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Postby Arlo » Sun Feb 15, 2004 11:52 am

blankman wrote:
BobbyRoberto wrote:An obvious solution to a few problems in MLB would be to move the Expos to the New York area. New York had 3 teams before the Dodgers and Giants headed west in the '50's. There are more people living there now, so they could support 3 teams again. If you divide the New York market among 3 teams instead of the current 2, you could reduce Yankees and Mets' revenues and get the Expos out of Limbo World.


Please explain to me where the Expos will find their fans in NY. You look at the city and the vast majority of people have some baseball team that they are affiliated with- Yankees, Mets or any other team. The people who have no favorite team cannot possibly be counted on to all of a sudden become die hard baseball fans and attend Expos games.

Sure it would be nice if you could simply divide NY's market into 3, but its not possible. Yes, using very simple economics- dividing the market by 3, a third team could be supported, but again this idea is shortsighted. The fact remains that the Expos would have few fans in relation to any other team and would not have enough fans to profitably fill the stadium and sell merchandise.

Well, the Mets were in the same situation when they entered the league.

In any case, I don't think this will be happening. Interesting thought, though.
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Postby Guest » Sun Feb 15, 2004 12:27 pm

GotowarMissAgnes wrote:
swingaway wrote:
[exactly baseball needs some sort of cap desperatly. The luxury tax should get increased i mean this pentaly doesnt seem to stop the yankees its just like chump change to them. I propose increasing the penalty to 60 mill standard penalty. Then doate the money to chairtys and youth baseball leagues. This will make teams think twice about goign over that threshold. And before peole start people compalining about how this will limit spending it wont and it would the game more fun and fair and by the way no one told you owner to go over the threshold of when the penalty starts to kick in.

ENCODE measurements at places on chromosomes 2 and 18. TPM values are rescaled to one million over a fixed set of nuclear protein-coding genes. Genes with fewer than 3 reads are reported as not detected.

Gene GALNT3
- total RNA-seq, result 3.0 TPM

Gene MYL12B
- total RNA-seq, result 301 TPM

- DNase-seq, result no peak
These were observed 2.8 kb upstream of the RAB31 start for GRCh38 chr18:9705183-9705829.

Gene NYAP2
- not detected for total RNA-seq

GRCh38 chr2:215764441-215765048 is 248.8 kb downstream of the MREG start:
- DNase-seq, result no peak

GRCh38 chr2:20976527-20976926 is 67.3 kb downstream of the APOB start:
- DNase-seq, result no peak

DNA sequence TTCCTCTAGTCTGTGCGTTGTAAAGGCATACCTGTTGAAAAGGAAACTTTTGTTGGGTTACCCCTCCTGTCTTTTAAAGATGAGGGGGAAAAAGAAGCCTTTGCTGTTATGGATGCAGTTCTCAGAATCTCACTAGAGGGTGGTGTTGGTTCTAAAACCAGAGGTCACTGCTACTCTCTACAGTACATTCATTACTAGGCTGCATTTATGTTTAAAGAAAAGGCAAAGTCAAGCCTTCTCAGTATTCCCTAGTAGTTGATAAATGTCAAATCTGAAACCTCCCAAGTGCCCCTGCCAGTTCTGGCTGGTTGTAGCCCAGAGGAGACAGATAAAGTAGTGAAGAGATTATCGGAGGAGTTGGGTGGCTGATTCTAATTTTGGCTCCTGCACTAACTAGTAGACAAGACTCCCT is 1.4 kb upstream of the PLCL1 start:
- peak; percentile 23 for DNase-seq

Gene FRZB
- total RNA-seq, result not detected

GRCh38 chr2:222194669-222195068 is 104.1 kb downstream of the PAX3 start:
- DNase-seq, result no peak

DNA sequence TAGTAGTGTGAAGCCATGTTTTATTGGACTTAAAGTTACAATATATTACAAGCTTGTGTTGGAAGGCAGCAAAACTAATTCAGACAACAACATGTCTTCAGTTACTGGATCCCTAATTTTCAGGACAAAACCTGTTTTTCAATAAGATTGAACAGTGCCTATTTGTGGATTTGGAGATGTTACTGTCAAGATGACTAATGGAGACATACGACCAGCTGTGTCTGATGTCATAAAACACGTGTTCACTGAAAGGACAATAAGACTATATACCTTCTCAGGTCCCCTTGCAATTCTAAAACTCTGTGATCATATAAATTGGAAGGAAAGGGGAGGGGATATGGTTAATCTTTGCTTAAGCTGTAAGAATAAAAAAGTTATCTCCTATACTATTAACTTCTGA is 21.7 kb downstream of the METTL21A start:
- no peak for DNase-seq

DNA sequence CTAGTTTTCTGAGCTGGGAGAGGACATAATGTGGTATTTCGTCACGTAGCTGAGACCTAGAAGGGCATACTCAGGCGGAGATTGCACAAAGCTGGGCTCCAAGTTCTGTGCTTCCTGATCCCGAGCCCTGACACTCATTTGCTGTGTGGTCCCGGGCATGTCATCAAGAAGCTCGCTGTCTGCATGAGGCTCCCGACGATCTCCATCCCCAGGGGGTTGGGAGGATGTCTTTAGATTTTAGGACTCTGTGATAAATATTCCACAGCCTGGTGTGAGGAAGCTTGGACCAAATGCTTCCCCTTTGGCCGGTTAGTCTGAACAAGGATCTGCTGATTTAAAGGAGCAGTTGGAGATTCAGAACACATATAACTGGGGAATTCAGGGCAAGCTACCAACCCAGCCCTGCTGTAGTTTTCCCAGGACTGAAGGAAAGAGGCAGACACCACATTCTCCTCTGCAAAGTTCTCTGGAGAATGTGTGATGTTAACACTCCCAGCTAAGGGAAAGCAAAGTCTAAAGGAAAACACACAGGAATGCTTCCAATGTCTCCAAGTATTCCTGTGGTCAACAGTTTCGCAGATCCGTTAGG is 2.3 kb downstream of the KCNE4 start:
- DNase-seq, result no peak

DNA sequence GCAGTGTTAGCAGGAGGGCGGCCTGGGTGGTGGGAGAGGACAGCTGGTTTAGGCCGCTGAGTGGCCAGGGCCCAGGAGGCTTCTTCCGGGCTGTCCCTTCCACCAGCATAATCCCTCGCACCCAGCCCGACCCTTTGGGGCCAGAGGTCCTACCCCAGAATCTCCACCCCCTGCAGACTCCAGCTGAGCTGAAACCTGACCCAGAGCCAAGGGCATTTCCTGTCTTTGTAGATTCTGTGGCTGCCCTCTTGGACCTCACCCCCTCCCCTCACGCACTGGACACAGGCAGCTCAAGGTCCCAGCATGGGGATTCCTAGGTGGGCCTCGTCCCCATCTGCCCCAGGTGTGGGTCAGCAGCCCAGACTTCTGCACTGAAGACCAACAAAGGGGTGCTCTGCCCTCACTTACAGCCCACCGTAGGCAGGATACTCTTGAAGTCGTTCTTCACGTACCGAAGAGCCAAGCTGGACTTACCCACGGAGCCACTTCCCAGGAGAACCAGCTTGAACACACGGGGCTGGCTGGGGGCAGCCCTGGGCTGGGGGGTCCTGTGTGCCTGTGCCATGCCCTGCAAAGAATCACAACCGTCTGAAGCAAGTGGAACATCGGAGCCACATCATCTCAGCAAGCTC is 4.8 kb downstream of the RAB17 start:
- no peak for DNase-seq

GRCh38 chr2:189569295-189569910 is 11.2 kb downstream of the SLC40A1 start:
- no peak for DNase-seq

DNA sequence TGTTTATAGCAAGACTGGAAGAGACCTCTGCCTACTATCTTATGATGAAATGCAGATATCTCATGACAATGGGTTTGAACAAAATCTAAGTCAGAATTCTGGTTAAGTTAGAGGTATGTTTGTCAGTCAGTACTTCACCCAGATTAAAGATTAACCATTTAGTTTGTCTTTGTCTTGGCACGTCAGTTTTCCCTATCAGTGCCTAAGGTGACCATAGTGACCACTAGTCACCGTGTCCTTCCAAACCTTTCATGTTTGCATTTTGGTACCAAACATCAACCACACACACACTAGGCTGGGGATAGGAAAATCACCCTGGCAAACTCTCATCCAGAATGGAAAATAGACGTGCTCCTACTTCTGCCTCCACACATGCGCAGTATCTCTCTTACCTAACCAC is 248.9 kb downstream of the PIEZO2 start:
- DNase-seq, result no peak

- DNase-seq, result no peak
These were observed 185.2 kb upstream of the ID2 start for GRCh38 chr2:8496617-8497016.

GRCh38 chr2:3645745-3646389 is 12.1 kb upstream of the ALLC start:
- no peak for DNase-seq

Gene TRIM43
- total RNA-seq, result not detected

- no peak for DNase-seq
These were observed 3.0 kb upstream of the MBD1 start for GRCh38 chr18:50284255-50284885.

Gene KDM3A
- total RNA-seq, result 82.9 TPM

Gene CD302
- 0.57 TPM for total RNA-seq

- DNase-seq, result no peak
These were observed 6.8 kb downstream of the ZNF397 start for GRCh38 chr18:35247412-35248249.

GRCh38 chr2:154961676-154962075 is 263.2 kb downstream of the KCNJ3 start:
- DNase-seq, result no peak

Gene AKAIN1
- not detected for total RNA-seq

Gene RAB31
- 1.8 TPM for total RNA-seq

NO, NO, NO, NO.

Caps solve nothing. They merely create strong incentives for teams to throw a lousy product out on the field and coast on the success of others. They force teams to make stupid moves merely to find "cap room" leading to even more absurd moves than what we see in baseball today.

If markets are unfair (and really, the ONLY situation that's a problem is NYC), the only real solution is to make markets more equal. The real solution, as someone else mentioned, is to move another team inot the NYC area. There is no doubt that a team in Staten Island, Northern NJ, or Southern Connecticut would be an easy sell. There are successful minor league franchises in all those areas that would provide a strong base of fans.


Yes salray cap gave football a rise in fans and gives all teams a chance and brings a lvl playing fiield to all the teams. This is why baseball is decling in popualirty compared to football. Cap makes all markets equal like football and example of this is the green bay packersthere city is nearly as big as the new yorks and yet they are still better than them. Baseball needs to follow footballs cap.
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Postby GotowarMissAgnes » Sun Feb 15, 2004 12:57 pm

Anonymous wrote:Yes salray cap gave football a rise in fans and gives all teams a chance and brings a lvl playing fiield to all the teams. This is why baseball is decling in popualirty compared to football. Cap makes all markets equal like football and example of this is the green bay packersthere city is nearly as big as the new yorks and yet they are still better than them. Baseball needs to follow footballs cap.


1. The rise in football's popularity predates the salary cap. Since 1985, there's been literally no change. In fact, since 1985 the percentage of people who say they follow football has not changed one percentage point. The percentage who identify it as their favorite sport has been between 29 and 24 percent every year since 1985.

2. While baseball's popularity has dropped it's not possible to link that to competitive balance, because, in fact, competitive balance has been increasing in baseball.

3. Caps do not make markets equal. They make payrolls equal. In other words, they force teams that could spend more to spend less, putting a lower quality product out on the floor and making decisons based not on what is best for the team, but what is driven by an artificial limit.

4. There's no evidence that small markets (at least those willing to pay $50-75 million in payroll) cannot compete. Well-managed teams in that salary range can compete regularly.

5. Those who want a cap have to deal with reality. Football had a weak union which the owners simply broke. That ain't going to happen in baseball, where the union is much stronger.
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Postby swingaway » Sun Feb 15, 2004 1:16 pm

one thign i have to say is lets get bill gates to own a mlb team and he would have the resources to outbid the yankees at thier own game.Even if one of the sigings bust he can still buy another.
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